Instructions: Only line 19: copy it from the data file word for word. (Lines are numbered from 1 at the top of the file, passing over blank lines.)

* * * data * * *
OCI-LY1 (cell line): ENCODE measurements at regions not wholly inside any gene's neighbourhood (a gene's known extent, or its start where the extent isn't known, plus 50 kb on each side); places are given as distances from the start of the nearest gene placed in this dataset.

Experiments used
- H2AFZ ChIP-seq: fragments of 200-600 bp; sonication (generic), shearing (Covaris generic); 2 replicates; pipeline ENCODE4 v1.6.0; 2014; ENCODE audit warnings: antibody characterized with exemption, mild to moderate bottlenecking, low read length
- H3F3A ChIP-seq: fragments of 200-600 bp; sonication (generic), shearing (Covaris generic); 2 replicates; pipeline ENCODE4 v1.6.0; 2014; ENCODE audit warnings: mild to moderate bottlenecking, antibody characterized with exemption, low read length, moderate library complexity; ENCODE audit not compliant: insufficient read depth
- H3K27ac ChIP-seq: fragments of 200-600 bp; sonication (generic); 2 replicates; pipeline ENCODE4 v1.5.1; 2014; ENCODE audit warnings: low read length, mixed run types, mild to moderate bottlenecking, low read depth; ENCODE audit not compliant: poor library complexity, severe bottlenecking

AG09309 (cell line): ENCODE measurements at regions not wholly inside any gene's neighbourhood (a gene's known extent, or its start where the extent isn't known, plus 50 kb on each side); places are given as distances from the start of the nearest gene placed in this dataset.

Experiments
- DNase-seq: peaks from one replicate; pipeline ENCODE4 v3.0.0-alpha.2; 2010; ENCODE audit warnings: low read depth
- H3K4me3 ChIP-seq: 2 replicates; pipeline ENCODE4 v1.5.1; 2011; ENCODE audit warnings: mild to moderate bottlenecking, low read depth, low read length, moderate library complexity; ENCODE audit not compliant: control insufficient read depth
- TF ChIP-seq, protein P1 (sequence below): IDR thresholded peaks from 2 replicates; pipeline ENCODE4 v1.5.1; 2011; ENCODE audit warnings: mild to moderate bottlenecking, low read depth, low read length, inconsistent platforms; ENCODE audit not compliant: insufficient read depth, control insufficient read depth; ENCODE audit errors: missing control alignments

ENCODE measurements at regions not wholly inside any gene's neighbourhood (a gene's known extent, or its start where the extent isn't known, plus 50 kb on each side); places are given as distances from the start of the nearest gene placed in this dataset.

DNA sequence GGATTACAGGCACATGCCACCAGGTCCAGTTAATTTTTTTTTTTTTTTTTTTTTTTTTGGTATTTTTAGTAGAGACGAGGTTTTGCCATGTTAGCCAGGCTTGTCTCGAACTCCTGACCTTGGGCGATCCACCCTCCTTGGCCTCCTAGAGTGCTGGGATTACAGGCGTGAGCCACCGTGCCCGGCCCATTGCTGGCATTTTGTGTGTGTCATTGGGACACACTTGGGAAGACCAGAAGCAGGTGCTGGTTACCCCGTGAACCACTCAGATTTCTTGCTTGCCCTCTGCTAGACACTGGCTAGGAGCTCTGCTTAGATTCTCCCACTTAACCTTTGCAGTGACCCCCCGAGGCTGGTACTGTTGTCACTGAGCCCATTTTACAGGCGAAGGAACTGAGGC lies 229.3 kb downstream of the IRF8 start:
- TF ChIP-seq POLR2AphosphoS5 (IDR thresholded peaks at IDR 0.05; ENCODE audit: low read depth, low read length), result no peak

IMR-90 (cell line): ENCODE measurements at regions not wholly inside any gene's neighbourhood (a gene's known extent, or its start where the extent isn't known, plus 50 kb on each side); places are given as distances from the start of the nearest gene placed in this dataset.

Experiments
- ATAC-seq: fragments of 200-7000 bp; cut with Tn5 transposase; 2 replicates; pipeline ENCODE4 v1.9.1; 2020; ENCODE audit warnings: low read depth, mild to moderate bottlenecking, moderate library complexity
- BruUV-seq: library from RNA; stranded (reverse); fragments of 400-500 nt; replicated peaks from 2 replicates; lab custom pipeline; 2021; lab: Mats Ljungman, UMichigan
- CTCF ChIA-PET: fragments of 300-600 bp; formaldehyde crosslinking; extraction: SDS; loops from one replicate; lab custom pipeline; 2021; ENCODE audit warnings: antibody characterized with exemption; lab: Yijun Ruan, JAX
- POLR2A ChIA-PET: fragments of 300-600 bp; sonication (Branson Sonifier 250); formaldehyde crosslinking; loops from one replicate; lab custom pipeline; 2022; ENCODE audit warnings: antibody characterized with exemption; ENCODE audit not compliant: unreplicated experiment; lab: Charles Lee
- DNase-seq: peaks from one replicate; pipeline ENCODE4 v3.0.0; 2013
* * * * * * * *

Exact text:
- POLR2A ChIA-PET: fragments of 300-600 bp; sonication (Branson Sonifier 250); formaldehyde crosslinking; loops from one replicate; lab custom pipeline; 2022; ENCODE audit warnings: antibody characterized with exemption; ENCODE audit not compliant: unreplicated experiment; lab: Charles Lee